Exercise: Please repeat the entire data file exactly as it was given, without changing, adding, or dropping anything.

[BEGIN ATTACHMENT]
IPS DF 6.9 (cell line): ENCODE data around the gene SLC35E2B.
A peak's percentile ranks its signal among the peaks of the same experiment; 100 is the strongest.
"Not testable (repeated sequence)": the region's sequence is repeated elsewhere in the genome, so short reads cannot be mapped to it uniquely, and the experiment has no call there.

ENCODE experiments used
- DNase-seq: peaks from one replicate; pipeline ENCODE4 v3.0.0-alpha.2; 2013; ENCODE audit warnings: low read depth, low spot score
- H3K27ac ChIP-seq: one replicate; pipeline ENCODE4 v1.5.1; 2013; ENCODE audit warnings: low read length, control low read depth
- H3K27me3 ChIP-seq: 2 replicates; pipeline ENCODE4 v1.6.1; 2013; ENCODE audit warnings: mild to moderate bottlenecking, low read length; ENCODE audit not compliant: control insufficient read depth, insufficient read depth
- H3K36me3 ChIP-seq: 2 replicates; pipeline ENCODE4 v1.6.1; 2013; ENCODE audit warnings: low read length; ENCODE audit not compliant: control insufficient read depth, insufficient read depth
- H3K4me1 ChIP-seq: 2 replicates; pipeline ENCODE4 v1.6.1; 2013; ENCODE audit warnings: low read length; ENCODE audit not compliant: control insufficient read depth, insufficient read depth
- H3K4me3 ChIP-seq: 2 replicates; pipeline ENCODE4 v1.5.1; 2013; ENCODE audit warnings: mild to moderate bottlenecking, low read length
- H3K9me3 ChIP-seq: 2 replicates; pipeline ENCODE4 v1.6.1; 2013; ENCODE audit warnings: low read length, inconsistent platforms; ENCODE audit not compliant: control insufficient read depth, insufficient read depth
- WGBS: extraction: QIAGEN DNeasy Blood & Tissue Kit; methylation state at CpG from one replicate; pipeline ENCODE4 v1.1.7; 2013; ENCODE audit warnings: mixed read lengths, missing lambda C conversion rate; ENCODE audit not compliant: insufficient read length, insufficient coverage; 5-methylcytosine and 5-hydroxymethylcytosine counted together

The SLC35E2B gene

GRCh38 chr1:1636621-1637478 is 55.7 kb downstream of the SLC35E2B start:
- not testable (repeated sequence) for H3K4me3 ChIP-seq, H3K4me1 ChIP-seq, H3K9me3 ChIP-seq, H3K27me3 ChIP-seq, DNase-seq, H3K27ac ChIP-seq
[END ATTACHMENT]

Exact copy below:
IPS DF 6.9 (cell line): ENCODE data around the gene SLC35E2B.
A peak's percentile ranks its signal among the peaks of the same experiment; 100 is the strongest.
"Not testable (repeated sequence)": the region's sequence is repeated elsewhere in the genome, so short reads cannot be mapped to it uniquely, and the experiment has no call there.

ENCODE experiments used
- DNase-seq: peaks from one replicate; pipeline ENCODE4 v3.0.0-alpha.2; 2013; ENCODE audit warnings: low read depth, low spot score
- H3K27ac ChIP-seq: one replicate; pipeline ENCODE4 v1.5.1; 2013; ENCODE audit warnings: low read length, control low read depth
- H3K27me3 ChIP-seq: 2 replicates; pipeline ENCODE4 v1.6.1; 2013; ENCODE audit warnings: mild to moderate bottlenecking, low read length; ENCODE audit not compliant: control insufficient read depth, insufficient read depth
- H3K36me3 ChIP-seq: 2 replicates; pipeline ENCODE4 v1.6.1; 2013; ENCODE audit warnings: low read length; ENCODE audit not compliant: control insufficient read depth, insufficient read depth
- H3K4me1 ChIP-seq: 2 replicates; pipeline ENCODE4 v1.6.1; 2013; ENCODE audit warnings: low read length; ENCODE audit not compliant: control insufficient read depth, insufficient read depth
- H3K4me3 ChIP-seq: 2 replicates; pipeline ENCODE4 v1.5.1; 2013; ENCODE audit warnings: mild to moderate bottlenecking, low read length
- H3K9me3 ChIP-seq: 2 replicates; pipeline ENCODE4 v1.6.1; 2013; ENCODE audit warnings: low read length, inconsistent platforms; ENCODE audit not compliant: control insufficient read depth, insufficient read depth
- WGBS: extraction: QIAGEN DNeasy Blood & Tissue Kit; methylation state at CpG from one replicate; pipeline ENCODE4 v1.1.7; 2013; ENCODE audit warnings: mixed read lengths, missing lambda C conversion rate; ENCODE audit not compliant: insufficient read length, insufficient coverage; 5-methylcytosine and 5-hydroxymethylcytosine counted together

The SLC35E2B gene

GRCh38 chr1:1636621-1637478 is 55.7 kb downstream of the SLC35E2B start:
- not testable (repeated sequence) for H3K4me3 ChIP-seq, H3K4me1 ChIP-seq, H3K9me3 ChIP-seq, H3K27me3 ChIP-seq, DNase-seq, H3K27ac ChIP-seq